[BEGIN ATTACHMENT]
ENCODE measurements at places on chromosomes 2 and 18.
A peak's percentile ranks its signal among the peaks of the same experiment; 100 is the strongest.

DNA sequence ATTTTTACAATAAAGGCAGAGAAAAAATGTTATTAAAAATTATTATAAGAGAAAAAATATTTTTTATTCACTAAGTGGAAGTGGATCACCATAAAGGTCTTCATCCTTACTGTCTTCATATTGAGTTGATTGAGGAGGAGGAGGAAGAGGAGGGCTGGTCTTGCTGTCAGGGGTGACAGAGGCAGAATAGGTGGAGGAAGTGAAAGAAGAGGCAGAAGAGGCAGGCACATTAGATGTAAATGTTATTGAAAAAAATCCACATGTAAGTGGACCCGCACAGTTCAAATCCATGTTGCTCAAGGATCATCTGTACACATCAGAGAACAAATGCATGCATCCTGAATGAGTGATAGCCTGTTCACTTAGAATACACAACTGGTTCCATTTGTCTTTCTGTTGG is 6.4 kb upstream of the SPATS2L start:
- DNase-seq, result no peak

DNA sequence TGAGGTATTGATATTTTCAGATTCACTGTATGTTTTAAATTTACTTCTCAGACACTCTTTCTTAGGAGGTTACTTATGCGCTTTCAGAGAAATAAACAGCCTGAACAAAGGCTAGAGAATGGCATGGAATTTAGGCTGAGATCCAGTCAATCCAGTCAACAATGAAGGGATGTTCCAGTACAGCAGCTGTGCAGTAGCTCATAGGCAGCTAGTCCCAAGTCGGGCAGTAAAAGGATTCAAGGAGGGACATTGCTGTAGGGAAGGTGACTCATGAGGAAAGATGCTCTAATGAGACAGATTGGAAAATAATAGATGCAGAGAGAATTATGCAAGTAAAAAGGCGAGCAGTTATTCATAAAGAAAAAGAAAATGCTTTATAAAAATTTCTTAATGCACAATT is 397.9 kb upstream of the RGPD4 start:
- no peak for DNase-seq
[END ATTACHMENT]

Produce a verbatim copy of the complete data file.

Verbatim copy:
ENCODE measurements at places on chromosomes 2 and 18.
A peak's percentile ranks its signal among the peaks of the same experiment; 100 is the strongest.

DNA sequence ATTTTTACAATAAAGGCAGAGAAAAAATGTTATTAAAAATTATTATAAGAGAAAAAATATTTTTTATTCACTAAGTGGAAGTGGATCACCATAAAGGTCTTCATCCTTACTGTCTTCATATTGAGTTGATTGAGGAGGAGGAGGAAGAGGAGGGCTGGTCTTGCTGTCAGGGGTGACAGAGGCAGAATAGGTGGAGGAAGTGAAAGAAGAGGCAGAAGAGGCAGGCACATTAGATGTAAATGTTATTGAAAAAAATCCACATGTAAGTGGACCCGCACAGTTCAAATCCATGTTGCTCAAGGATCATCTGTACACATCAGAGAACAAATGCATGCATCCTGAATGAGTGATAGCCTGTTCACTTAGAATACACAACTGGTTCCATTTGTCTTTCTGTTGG is 6.4 kb upstream of the SPATS2L start:
- DNase-seq, result no peak

DNA sequence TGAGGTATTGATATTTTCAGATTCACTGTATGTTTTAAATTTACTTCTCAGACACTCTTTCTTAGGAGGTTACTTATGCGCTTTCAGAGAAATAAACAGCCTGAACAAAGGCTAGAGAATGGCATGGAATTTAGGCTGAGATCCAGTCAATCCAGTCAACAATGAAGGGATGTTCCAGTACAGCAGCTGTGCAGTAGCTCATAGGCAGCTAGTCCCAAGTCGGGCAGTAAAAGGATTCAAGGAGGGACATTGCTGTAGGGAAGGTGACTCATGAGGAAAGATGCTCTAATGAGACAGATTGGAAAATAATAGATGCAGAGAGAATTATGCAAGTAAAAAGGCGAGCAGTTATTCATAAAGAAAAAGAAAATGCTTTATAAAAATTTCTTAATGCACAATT is 397.9 kb upstream of the RGPD4 start:
- no peak for DNase-seq